The meeting discoursed the need for AU member states to domesticate Agenda 2063 through synchronisation of continental plans, and mobilisation and financing of the 50-year proposal which remains a critical facet for Zambia and other AU members.
“Arising from recommendations of the Addis conference, Zambia will domesticate Agenda 2063 through her NDPs, popularise Agenda 2063 among local stakeholders including the public, private and civil society,” senior planner in the Ministry of Finance, Vincent Kanyamuna, said in his presentation on domesticating Agenda 2063 in Zambia.
Other recommendations of the Addis Ababa conference included innovation of localised ways of mobilising and financing the continental plan. Zambia is in this respect using Agenda 2063 as an input into the 7NDP, and in so doing, clear and firm guidelines on how various sectors will use the continental strategy in planning processes are already being provided.
So far, going by Mr Kanyamuna, all approvals for developing the 7NDP have been made and a first stakeholders’ workshop was held in September and attracted participation of representatives of all the provinces and sectors.
Nationwide consultations are soon to be held and compilation of the 7NDP is expected to be completed by the end of 2016 in readiness for commencement of implementation in 2017.
And contributing to deliberations of the workshop, Ministry of Finance deputy director of national planning Esnart Mpokosa underscored the need for a budgetary allocation for Agenda 2063 for popularising the plan as an activity which should in fact be a unit on its own.
“We need a communication strategy so that Agenda 2063 is frequently talked about in mass media such as radio and television so that many people get to know about it. With what we have done today, we are creating the future even if we won’t be there. We should look at ourselves as champions of development,” Ms Mpokosa said.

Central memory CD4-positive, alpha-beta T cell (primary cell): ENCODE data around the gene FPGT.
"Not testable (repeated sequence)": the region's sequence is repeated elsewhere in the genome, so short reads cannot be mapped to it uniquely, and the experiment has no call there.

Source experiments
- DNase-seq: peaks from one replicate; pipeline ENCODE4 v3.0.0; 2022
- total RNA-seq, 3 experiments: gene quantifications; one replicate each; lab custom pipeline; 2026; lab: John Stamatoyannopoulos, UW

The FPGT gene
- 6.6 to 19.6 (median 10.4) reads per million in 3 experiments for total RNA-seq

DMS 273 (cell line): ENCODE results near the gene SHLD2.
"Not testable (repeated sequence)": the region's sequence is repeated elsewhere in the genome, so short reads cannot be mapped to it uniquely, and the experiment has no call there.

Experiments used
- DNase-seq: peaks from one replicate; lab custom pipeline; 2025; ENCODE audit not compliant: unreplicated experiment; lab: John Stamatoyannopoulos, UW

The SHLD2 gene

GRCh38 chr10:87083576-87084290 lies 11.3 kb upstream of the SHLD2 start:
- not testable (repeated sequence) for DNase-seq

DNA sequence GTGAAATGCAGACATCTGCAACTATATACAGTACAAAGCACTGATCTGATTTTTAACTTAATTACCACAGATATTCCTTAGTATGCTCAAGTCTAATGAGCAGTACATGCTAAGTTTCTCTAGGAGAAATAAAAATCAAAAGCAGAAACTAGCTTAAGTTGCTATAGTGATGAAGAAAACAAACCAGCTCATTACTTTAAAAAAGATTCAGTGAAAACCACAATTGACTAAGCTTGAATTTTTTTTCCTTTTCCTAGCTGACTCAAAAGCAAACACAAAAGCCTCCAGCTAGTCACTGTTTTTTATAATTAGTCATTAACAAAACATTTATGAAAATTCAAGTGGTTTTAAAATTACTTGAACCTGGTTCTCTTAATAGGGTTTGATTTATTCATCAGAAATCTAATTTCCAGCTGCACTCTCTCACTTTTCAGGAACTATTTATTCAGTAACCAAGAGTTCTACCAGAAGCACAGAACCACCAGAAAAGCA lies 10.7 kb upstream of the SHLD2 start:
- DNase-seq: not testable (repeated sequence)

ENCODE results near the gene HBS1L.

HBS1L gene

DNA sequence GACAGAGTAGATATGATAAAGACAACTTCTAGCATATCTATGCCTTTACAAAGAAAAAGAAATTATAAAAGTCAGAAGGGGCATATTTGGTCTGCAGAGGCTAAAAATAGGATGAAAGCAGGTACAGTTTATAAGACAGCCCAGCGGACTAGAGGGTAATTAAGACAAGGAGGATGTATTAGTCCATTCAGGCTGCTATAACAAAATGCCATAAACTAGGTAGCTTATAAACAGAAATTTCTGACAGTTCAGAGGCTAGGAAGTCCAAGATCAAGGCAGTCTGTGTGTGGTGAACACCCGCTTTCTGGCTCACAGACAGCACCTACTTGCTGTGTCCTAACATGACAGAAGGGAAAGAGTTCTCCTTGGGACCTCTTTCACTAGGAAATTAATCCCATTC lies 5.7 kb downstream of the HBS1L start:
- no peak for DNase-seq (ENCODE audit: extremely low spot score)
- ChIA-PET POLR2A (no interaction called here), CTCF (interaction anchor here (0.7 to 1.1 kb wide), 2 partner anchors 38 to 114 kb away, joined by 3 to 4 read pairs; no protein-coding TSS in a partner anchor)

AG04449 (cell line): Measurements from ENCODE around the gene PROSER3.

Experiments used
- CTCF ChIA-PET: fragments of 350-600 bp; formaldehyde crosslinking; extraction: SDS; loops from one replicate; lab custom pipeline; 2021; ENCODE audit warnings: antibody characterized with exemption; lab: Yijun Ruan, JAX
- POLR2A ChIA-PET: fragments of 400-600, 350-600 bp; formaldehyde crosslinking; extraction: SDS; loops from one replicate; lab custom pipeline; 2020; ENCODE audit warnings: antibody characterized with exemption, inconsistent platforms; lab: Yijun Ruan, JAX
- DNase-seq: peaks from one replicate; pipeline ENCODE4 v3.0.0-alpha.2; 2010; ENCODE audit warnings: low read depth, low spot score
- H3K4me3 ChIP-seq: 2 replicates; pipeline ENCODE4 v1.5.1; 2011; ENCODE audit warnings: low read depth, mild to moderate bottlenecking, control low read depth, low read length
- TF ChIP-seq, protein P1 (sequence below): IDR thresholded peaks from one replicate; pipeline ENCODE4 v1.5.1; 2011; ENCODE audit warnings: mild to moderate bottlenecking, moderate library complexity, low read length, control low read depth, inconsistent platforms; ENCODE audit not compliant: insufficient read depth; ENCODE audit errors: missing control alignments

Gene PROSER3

Senior technical adviser to the AU Commission on Agenda 2063, Adu-Boahene Yaw, who presided over the workshop, described Zambia as a well governed country which places development strategies within the context of advancement of the entire continent.
“It played a key role in the preparation of Agenda 2063, especially the first 10-year plan. The government hosted African planning experts in May 2015 in Lusaka to review the first 10-year plan which was adopted by the AU summit in Johannesburg in June 2015,” Mr Yaw said.
Mr Yaw, who is also Continental Consultant (GH) Limited president, is happy that in terms of domesticating the continental plan, Zambia is using Agenda 2063 as a key reference document in the preparation of the 7NDP.
“Zambia will, through consultations for preparation of the 7NDP, discuss the importance of Agenda 2063 to Zambia and Africa, and solicit the citizenry to own the process and the outcome of the continental plan,” Mr Yaw said.
Fifty years after the first 33 independent African states gathered in Addis Ababa to form the Organisation of African Unity (OAU), now AU, the continent is looking ahead towards the next 50 years.
Its leadership has acknowledged past achievements and challenges and has rededicated itself to the Pan African vision of “an integrated, prosperous and peaceful Africa, driven by its own citizens and representing a dynamic force in the global arena.”
When the vision of a united and prosperous Africa and indeed Zambia comes to fruition, Joseph Banda will perhaps make it an annual episode to wake up early in the morning to prepare himself for independence festivities in an affluent, free and united Zambia.